Date of Award

Summer 8-2015

Degree Type

Dissertation

Degree Name

Doctor of Education (EdD)

Department

Educational Studies and Research

Committee Chair

Dr. Lilian Hill

Committee Chair Department

Educational Studies and Research

Committee Member 2

Dr. Kyna Shelley

Committee Member 2 Department

Educational Studies and Research

Committee Member 3

Dr. Thomas Lipscomb

Committee Member 3 Department

Educational Studies and Research

Committee Member 4

Dr. Yen To

Committee Member 4 Department

Educational Studies and Research

Abstract

The purpose of this study is to examine the relationships among self-direction in learning, health-promoting behaviors, and physical therapy support for autonomy in older adults. Self-direction in learning was measured by the Oddi Continuing Learning Inventory, participation in health promoting behaviors was measured by the Health Promoting Lifestyle Profile II, and physical therapy support for autonomy was measured by the Health Care Climate Questionnaire. In addition, a questionnaire gathering demographic information about the participant's age, educational level, marital status, and gender was administered.

The 20 participants are community-dwelling older adults who participated in out-patient physical therapy for four weeks. The participants completed the Oddi Continuing Learning Inventory, the Health Promoting Lifestyle Profile II, the Health Care Climate Questionnaire, as well as a demographic questionnaire. Descriptive statistics, paired t-tests, one-way analysis of variance, and Pearson coefficient correlations were used to analyze the data.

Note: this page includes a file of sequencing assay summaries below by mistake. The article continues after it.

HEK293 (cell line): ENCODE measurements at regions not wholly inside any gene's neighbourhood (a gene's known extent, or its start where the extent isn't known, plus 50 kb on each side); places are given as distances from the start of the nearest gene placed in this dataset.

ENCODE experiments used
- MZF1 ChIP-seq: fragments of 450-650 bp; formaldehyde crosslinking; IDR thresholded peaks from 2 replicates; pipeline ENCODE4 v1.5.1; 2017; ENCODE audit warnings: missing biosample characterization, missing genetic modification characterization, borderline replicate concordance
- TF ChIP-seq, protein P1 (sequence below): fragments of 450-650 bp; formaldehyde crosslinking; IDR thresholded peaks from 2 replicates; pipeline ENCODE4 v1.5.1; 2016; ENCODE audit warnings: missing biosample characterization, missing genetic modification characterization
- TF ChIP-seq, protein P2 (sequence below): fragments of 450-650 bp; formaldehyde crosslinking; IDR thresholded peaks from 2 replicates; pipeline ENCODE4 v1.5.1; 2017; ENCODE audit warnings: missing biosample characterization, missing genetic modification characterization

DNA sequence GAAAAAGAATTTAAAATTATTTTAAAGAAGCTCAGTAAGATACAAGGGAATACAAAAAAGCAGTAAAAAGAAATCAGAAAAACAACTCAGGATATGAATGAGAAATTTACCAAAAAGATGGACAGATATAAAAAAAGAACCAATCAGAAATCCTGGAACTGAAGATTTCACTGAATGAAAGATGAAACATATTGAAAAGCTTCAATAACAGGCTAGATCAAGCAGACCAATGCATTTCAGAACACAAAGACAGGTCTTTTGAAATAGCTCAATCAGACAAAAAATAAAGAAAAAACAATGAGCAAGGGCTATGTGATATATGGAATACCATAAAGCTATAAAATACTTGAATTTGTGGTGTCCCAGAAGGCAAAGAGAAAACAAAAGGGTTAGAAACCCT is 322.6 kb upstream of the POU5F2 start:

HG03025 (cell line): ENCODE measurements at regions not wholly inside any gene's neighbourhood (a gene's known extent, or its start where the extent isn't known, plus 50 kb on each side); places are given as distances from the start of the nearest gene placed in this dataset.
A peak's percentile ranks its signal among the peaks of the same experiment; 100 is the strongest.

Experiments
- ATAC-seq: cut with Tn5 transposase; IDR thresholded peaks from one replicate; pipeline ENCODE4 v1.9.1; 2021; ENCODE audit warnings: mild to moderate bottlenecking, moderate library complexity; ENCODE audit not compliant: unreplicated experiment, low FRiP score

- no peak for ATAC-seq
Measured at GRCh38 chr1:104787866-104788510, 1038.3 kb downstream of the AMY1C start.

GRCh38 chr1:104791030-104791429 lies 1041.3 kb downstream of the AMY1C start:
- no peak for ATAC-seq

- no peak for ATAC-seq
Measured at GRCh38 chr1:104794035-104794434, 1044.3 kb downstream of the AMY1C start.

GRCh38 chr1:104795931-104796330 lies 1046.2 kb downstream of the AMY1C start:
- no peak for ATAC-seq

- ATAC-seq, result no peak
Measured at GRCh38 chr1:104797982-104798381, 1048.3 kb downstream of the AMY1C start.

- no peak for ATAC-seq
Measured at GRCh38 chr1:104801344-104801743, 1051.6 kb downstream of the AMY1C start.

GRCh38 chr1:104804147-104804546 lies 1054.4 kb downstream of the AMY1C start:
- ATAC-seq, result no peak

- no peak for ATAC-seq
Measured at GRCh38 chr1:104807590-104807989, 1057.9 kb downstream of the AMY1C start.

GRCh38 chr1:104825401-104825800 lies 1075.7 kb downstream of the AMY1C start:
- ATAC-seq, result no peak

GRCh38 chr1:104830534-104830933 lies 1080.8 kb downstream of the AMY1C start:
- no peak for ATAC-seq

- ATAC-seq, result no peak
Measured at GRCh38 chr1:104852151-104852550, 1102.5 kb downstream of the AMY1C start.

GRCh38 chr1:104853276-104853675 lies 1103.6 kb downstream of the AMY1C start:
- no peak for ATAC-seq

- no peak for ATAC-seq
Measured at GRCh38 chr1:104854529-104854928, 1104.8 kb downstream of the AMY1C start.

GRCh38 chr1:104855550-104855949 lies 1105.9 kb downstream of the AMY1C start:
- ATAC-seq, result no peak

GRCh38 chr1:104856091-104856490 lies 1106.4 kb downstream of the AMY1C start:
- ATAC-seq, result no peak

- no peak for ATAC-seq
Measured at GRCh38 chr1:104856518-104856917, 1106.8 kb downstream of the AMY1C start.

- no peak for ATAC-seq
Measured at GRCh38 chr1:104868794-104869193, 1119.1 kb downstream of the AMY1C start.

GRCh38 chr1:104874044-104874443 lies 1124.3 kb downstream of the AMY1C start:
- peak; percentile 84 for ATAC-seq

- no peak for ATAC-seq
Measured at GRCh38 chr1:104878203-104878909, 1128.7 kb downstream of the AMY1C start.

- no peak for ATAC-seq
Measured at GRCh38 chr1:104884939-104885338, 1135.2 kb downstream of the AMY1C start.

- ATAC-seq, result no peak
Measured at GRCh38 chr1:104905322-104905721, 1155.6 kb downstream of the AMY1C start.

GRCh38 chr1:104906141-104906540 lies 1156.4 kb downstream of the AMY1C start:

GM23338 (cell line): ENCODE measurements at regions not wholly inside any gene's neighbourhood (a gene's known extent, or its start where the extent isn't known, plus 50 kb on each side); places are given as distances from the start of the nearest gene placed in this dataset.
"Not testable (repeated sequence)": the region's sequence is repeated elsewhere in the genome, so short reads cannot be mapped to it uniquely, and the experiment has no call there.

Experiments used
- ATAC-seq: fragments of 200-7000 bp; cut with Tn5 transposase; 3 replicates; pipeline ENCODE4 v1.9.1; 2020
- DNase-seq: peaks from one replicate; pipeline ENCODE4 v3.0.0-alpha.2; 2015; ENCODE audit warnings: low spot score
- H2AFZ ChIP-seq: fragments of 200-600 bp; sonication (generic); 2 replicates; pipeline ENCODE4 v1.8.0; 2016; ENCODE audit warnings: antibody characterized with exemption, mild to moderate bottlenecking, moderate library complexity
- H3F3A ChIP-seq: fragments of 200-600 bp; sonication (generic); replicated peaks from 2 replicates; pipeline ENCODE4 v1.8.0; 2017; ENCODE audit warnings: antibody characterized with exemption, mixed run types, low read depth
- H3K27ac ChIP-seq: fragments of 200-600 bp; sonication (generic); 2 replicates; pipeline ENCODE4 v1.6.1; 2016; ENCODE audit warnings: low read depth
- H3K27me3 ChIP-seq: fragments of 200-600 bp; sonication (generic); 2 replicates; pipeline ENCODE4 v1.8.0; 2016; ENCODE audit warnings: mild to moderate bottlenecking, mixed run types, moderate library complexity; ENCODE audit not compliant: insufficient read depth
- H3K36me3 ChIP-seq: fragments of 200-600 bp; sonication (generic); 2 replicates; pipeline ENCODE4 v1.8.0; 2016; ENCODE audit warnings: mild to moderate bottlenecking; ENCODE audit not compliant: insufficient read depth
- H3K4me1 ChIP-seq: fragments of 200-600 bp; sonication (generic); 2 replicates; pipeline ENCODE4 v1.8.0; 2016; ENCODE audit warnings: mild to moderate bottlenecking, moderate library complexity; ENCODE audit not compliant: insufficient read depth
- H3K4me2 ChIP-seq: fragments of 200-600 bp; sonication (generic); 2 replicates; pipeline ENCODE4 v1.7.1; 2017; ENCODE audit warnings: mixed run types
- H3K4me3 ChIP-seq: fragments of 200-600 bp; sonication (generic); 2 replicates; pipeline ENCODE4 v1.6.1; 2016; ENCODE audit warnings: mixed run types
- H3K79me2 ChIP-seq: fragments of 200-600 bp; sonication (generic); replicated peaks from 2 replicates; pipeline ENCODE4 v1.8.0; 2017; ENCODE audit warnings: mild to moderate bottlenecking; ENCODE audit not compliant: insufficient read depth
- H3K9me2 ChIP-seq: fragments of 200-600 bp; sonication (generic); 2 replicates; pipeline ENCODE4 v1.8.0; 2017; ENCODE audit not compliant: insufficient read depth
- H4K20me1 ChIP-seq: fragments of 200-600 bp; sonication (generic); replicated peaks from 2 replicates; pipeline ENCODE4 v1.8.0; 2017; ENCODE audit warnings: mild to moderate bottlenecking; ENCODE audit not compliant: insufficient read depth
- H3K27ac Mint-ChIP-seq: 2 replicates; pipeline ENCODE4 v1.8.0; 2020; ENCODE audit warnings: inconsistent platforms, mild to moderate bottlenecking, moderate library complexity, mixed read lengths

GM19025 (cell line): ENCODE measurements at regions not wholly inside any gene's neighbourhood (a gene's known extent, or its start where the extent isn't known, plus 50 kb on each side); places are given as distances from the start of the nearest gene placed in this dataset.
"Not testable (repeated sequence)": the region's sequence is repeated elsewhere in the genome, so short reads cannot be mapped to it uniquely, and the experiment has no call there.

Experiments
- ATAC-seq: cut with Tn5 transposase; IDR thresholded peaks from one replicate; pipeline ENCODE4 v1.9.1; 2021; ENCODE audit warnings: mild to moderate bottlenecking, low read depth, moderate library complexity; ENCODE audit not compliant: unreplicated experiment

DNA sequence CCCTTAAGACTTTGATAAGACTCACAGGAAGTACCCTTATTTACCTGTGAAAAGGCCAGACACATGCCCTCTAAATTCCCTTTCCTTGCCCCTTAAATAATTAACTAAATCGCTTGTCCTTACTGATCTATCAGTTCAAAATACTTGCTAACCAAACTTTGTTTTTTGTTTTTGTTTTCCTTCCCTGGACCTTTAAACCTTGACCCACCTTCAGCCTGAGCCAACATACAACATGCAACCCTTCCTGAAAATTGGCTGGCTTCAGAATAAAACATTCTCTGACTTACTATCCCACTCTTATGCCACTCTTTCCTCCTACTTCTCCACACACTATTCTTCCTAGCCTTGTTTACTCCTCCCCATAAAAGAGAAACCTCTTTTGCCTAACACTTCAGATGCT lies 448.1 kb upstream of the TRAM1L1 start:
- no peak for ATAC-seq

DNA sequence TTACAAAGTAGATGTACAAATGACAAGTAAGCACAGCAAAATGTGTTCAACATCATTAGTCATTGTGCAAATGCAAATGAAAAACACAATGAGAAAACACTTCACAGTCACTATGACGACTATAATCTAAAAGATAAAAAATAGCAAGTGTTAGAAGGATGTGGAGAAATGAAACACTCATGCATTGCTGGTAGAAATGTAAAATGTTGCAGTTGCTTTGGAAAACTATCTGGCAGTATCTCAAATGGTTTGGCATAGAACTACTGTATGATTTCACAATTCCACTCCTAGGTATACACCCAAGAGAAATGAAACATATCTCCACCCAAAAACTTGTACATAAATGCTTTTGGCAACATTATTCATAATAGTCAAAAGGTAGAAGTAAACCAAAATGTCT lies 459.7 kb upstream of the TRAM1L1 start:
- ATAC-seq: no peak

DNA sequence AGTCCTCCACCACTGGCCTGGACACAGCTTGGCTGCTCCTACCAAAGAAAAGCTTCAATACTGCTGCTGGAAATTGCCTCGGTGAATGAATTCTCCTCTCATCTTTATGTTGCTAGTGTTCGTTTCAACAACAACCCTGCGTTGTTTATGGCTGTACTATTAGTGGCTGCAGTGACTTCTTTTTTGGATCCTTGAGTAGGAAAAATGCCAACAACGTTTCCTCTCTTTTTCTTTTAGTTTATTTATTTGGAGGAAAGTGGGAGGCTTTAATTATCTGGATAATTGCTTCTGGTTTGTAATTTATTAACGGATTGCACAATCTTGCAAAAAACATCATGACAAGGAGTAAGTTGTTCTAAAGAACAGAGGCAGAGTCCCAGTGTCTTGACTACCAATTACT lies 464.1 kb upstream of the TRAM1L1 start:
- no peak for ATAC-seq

The findings in this study indicated a statistically significant relationship between an older adult's self-direction in learning and participation in health-promoting behaviors. The findings also indicate that there is no statistically significant relationship between the participant's self-direction in learning and physical therapy support for autonomy, nor is there a statistically significant relationship between the participant's health promoting behaviors and physical therapy support for autonomy. Additional findings indicate there is a relationship between educational level and participation in health promoting behaviors and educational level and self-direction in learning. A statistically significant relationship was found between gender and physical therapy support for autonomy, with females reporting higher scores on the healthcare climate questionnaire.

These findings suggest that it would be important for a physical therapist to gather information related to a patient's degree of self-direction in learning and educational level as both are related to participation in health-promoting behaviors. Educational approaches can be adapted by the physical therapist to better meet the needs and motivations of this patient population. Further research is needed into other factors that may contribute to a physical therapist’s ability to influence an older adult’s self- direction in learning and health promoting behaviors.

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